March 2018
Ricky Ian Gordon/William Hoffman's

Morning Star

Museum at Eldridge Street


An opera by Ricky Ian Gordon
Libretto by William M. Hoffman
Based on the play by Sylvia Regan

Morning Star tells the story of an immigrant Jewish family struggling to find a better life on the Lower East Side of Manhattan in the early 20th century. The family is deeply impacted by the Triangle Shirtwaist Factory Fire, the Great Depression, and World War I and must learn how to adapt to the country’s ever-changing landscape.

World premiere of a newly-commissioned chamber edition of the opera, supervised by the composer, with new orchestrations by Tony Award-winning orchestrator Bruce Coughlin. Performances coincided with the 107th anniversary of the Triangle Shirtwaist Factory Fire.

Each performance of Morning Star will be preceded by an event related to the opera.

History of the Triangle Factory Fire
A lecture featuring members of the board of directors of the Remember the Triangle Fire Coalition
Mary Anne Trasciatti
Suzanne Pred Bass
(Great-niece of Triangle fire victim Rosie Weiner and fire survivor Katie Weiner)

Behind-the-Scenes Tour
learn the history of the Eldridge Street Synagogue

Art & Eat
light brunch with the composer and director

Commemorative Ceremony
honoring the anniversary of the Triangle Factory Fire

About the Museum at Eldridge Street

The Museum at Eldridge Street, a non-sectarian cultural organization, was founded with a mission to restore and interpret its home, the historic 1887 Eldridge Street Synagogue, and serve people of all backgrounds with educational and cultural programs inspired by the landmark building and its gateway Lower East Side neighborhood.

The Museum at Eldridge Street is housed in the Eldridge Street Synagogue, a magnificent National Historic Landmark that has been meticulously restored since 2007. Opened in 1887, the synagogue is the first great house of worship built in America by Jewish immigrants from Eastern Europe. Today, it is the only remaining marker of the great wave of Jewish migration to the Lower East Side that is open to a broad public who wish to visit Jewish New York. Exhibits, tours, cultural events and educational programs tell the story of Jewish immigrant life, explore architecture and historic preservation, inspire reflection on cultural continuity, and foster collaboration and exchange between people of all faiths, heritages and interests.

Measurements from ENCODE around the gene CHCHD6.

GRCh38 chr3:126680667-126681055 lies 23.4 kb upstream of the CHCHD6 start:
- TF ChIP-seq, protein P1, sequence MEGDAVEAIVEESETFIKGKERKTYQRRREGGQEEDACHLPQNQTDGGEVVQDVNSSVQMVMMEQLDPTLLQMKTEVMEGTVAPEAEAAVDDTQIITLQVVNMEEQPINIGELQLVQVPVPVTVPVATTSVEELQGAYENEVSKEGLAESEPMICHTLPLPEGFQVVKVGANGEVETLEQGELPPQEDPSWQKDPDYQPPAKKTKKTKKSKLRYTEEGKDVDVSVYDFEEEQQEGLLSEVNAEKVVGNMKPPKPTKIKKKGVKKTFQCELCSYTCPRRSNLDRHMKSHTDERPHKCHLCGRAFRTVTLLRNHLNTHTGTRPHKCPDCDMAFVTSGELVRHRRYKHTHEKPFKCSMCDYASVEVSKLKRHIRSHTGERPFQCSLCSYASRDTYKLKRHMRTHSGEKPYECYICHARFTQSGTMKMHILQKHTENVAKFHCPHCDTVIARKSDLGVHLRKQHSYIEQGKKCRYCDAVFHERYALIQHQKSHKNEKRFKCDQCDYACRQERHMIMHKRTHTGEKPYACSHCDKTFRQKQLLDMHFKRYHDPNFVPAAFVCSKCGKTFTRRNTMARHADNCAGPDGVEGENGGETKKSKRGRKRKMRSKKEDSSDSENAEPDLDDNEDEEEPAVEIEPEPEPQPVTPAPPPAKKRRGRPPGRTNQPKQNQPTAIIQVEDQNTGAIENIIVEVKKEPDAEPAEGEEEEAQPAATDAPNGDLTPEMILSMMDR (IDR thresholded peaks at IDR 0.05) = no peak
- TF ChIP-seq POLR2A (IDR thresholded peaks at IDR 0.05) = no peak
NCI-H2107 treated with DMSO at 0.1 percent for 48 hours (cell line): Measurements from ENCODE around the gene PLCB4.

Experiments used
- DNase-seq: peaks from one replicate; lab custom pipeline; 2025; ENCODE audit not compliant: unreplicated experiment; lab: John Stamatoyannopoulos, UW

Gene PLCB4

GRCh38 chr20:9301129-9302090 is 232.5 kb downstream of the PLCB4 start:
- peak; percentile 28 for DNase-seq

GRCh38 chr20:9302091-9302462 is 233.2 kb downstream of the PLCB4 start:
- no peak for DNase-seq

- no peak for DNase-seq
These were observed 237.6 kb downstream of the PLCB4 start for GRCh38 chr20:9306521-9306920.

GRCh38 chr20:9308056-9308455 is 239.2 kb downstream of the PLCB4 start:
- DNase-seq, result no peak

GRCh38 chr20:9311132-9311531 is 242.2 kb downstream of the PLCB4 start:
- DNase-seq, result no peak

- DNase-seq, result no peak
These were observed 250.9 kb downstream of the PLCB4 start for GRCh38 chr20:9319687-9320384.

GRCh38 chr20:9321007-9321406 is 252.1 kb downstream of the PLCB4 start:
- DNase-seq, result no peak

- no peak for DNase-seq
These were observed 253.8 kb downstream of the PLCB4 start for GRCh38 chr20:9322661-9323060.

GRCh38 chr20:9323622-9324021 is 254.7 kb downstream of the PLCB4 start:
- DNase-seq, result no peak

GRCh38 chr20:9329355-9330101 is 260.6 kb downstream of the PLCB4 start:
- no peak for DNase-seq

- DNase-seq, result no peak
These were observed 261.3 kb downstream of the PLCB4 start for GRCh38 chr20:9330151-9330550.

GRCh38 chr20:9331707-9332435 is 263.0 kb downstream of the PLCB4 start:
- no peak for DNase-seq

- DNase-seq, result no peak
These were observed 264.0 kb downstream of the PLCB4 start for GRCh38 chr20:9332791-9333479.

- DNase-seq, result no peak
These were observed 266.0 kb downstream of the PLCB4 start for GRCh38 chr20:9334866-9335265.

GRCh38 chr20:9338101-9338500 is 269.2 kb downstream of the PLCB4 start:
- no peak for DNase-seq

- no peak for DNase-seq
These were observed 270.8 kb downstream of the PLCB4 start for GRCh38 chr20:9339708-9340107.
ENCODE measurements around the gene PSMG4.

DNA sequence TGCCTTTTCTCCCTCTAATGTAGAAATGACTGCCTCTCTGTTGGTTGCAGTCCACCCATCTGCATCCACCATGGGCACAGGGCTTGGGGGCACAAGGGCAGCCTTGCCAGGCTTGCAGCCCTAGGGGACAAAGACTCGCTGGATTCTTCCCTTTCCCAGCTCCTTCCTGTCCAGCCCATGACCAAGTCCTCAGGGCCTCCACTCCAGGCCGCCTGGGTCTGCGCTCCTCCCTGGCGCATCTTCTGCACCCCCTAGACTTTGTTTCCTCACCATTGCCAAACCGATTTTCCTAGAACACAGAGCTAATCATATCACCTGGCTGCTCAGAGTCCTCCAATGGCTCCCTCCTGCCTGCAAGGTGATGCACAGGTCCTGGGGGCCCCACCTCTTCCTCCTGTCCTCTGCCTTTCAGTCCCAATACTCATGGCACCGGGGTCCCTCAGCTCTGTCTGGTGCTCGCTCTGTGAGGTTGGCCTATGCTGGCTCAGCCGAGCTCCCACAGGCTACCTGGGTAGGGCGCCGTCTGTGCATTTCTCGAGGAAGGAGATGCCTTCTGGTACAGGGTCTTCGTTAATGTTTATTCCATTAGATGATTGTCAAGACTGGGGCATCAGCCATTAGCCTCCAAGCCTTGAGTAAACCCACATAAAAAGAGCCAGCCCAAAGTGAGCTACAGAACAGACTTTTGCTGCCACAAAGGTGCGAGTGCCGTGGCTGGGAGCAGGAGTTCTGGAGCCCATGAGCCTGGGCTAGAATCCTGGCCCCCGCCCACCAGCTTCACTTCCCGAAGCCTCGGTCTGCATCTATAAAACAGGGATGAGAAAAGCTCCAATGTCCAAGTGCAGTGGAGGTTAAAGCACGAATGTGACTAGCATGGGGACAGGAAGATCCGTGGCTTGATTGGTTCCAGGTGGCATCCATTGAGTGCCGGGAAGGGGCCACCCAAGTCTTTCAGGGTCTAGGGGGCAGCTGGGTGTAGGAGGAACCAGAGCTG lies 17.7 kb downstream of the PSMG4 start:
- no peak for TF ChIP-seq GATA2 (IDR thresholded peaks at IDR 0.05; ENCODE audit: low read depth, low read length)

ENLUMEN is the official lighting partner of On Site Opera.


Remember the Triangle Fire Coalition is a Morning Star production partner.

Museum at Eldridge Street, Eldridge Street, New York, NY, United States

Morning Star was commissioned by Cincinnati Opera.

Featuring members of the American Modern Ensemble:
Flute: Sato Moughalian
Clarinet: Nicholas Gallas, Nuno Antunes
Bassoon: Joshua Hodge
Horn: Jeff Scott
Trumpet: Jonathan Heim, Alejandro Lopez
Bass Trombone: John Rojak
Percussion: Clara Warnaar
Piano/Celeste: Blair McMillen
Violin: Esther Noh, Regi Papa, Erin Benim
Viola: JJ Johnson
Cello: Alexandra Jones
Bass: Pawel Knapik
Contractor: Victoria Paterson


  • The performance circumstances allowed an immersive operatic experience in which the singers moved along the aisles of the seating area, only inches away from listeners. And that felt right considering the libretto’s emphasis on characters over events. The cast acted with remarkable freedom despite the fact that the main performing area was the front of the synagogue, separated by a fair distance from the chamber ensemble of 16 players in the rear of the room. Yet the cohesion achieved by conductor Geoffrey McDonald seemed effortless.

    Classical Voice North America
  • We hear so much about the big arts institutions and their struggles, it’s easy to miss the fact that New York has a vibrant opera scene, much of it in the form of small companies doing admirable work on a more limited scale. One standout in that department is On Site Opera. Founded in 2012, this fledgling outfit already has the feel of an established and polished company, presenting unusual repertoire in spaces specifically chosen for their resonance with the piece.

    New York Classical Review
  • This latest foray into reinventing opera confirms the company as one of the most imaginative in town.

    Musical America
  • There is no question that for at least two hours on Tuesday night, the Eldridge Street Synagogue came alive in a unique way. It was as if by stepping into the room, the public had stepped back in time to witness how these American Jews once lived. Some even shed a tear or two, watching scenes of a Jewish family’s life that could have easily reminded them of their own.

    Times of Israel
  • The use of the space is marvelous. The natural reverb in the elegantly restored synagogue enhances the sonics, while the placement of singers everywhere, on the balconies and throughout the audience, is nothing short of psychedelic.

    New York Music Daily
  • Front-row seats to some of the best individual performances I’ve encountered all season.

  • The victims of the Triangle Shirtwaist fire may not have their names listed on a memorial (yet), but they have not been forgotten and Morning Star is their memorial.

    Seen and Heard International

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